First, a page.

Have you ever been in a situation, and suddenly thought, “What am I doing here?” I had that thought recently, when I was in the middle of a very steep shale bed on the East Butte Mountain in Montana. The thought was quickly answered with excitement, “I’m hunting elk with Rocky Mountain Elk Foundation’s Team Elk!” For the flat-landers, like me, a shale bed is like a big pile of landscape rocks, picture a dump load truck of gravel, but giant sized and then side hilling across it. I’m proud to say, that I crossed many of these shale beds and had sense of accomplishment that has stayed with me since this experience.
In hunting circles, I suppose it sounds cliché to talk about the “experience of hunting”, but in reality the experience is the common thread in every hunting scenario that is shared by all of us, and the dominate factor that can motivate a non-hunter to hunt. I had the opportunity to go on this hunt because of the partnership we have with RMEF and Shoot Like a Girl, which I founded. RMEF shares our dedication to growing the number of women in shooting sports by empowering them to participate with confidence. We hope that our experience of three girls hunting together in Montana will inspire more women to get out there and give hunting a try!
Cristy Crawford, Kristy Titus, Karen Butler
It was (like totally) awesome to hunt with Kristy Titus, from Team Elk and Cristy Crawford, our Shoot Like A Girl’s Operations Officer and Corporate Sponsorship Manager. We were guided by Jim Brennan and Steve Lund. In the interviews, I got such joy when Jim was talking about the fact that he wasn’t sure how three girls would do on a hunt (this was a new experience for him too), but he said we held our own! That’s a great compliment from such an experienced guide.
Steve and Jim are excellent guides, but I think on the first day they put us gals to the test; and for the record, we passed and it was an amazing sense of accomplishment for us. The test included (what seemed like) a straight ascent up the mountain, to cross shale beds, thread ourselves through thick timber, side hill a ridge and follow a creek bed. It was a workout, but the view was amazing. We didn’t see much wildlife that day, but the great thing about hunting, is the next day is always more promising than the last! The days all ran together, but it was a week of firsts, I had never heard a bull bugle, and when I did, it was amazing! It is a sound like no other that I’ve heard, it drifts through the air, and then disappears. It is tricky up in the mountains to figure out which direction it is coming from when they are far away; when they are close it is easy.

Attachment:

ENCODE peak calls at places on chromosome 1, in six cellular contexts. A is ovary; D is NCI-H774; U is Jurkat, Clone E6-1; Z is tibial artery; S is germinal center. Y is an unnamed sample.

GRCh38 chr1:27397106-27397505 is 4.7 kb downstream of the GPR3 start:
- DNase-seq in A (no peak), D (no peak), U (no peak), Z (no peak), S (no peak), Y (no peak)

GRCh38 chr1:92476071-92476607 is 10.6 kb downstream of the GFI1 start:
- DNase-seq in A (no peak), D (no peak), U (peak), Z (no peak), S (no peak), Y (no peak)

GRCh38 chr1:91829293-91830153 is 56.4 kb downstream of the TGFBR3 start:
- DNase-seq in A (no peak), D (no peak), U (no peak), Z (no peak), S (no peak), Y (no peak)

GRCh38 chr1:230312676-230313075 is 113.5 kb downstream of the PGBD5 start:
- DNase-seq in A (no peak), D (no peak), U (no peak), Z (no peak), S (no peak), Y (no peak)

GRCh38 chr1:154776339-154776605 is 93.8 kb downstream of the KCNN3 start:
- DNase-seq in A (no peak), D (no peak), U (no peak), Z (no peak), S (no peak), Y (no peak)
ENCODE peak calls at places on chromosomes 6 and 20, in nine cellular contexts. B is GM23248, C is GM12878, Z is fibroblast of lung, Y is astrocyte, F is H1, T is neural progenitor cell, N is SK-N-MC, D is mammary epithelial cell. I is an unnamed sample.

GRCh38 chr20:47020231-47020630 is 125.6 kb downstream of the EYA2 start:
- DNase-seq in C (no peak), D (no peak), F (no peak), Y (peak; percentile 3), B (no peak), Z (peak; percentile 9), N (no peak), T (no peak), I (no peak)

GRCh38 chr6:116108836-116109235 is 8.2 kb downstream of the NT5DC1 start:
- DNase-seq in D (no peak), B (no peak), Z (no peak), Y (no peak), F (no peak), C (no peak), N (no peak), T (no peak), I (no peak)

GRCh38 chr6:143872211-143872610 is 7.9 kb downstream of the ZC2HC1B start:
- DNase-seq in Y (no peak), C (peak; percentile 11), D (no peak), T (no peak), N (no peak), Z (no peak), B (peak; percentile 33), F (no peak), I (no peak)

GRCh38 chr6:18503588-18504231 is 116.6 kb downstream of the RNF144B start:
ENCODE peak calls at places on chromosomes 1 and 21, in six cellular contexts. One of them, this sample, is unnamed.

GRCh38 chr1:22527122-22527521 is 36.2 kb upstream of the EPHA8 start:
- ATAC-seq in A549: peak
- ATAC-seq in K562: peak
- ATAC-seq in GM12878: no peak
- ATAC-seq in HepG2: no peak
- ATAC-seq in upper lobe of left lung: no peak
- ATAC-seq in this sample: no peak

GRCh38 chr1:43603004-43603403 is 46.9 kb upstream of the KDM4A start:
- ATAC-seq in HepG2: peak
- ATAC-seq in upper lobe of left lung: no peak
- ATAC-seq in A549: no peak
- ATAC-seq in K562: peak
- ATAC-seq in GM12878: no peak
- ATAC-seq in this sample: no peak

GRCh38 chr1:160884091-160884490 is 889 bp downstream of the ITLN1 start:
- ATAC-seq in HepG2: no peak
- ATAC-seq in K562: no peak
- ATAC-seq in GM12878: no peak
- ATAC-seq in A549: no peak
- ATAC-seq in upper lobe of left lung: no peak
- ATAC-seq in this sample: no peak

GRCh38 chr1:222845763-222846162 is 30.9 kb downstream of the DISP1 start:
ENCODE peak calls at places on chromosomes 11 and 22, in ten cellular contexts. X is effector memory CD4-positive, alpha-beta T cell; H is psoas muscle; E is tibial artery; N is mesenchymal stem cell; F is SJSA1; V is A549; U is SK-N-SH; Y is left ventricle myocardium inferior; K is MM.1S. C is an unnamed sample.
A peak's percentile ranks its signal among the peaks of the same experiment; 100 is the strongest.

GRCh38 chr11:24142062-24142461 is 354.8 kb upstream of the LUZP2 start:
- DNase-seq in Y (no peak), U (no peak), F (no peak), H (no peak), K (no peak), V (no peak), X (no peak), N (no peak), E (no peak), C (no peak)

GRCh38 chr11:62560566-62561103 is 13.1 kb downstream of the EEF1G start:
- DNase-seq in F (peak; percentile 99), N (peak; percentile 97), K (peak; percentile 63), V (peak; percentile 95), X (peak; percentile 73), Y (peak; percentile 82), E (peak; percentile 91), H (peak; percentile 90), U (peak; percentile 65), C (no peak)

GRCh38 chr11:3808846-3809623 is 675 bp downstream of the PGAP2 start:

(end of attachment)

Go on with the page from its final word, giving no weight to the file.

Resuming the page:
Yep, when they are close it is easy. As I said, our guides were excellent, and Jim and Steve scouted some elk on a ridge, and it was game on. We quickly climbed up the backside of the adjacent ridge (we did not want to skyline ourselves), and dropped down in the timber toward the ridge we had seen the elk on! This was absolutely exhilarating. It is like the feeling you get, when a roller coaster is climbing up a steep peek and you know that the drop is about to happen, thrilling and maybe a little nerve racking! Now for elk hunters, you may want to take note, all the articles you read that tell you how to call in a big bull, well they work, because Jim set us up “text book”. He checked the wind, and placed me about 30 yards from Kristy Titus, who was calling for me. Let me tell you, this gal is the real deal. Kristy is a genuine ambassador for hunting, who shares the love, passion and knowledge she has for hunting with everyone! After we were all set up, Kristy let out a cow call…and there it was, the bull bugled back! At this point, my heart starts pounding in my head, but I think, “be calm”. Then, I see him. It is amazing how quiet these enormous animals move, we were in some fairly thick timber, but until I saw the movement, I had no idea this big guy was in there with us. He is on a string right to Kristy; she lets out a cow estrus call, and there it was, 20 yards away from me, and all I can see is his mouth tilted upwards, with a loud bugle singing out through the trees. I may have said some expletives at this point, because I was in awe! Jim said , “draw your bow”, I started to draw, but then the elk looked straight at us. Jim said, “freeze”, which I did, with my bow in front of me at pre-draw. Can I just say, “ouch”..that few minutes or maybe even seconds, of total adrenalin and holding my bow without moving was tough. Then he took a step, I started to draw, but he stopped and looked at me again; there I was in the middle of my draw, holding the full 55 lbs of my bow, and I froze once again. Now, this is really more of “OUCH”. I later learned I should have just pulled back, but as a rookie elk hunter, these things will happen, and hopefully, I learned my lesson. He finally stopped in an open lane, but unfortunately, I did not get a kill shot. I did however, get an experience of a lifetime.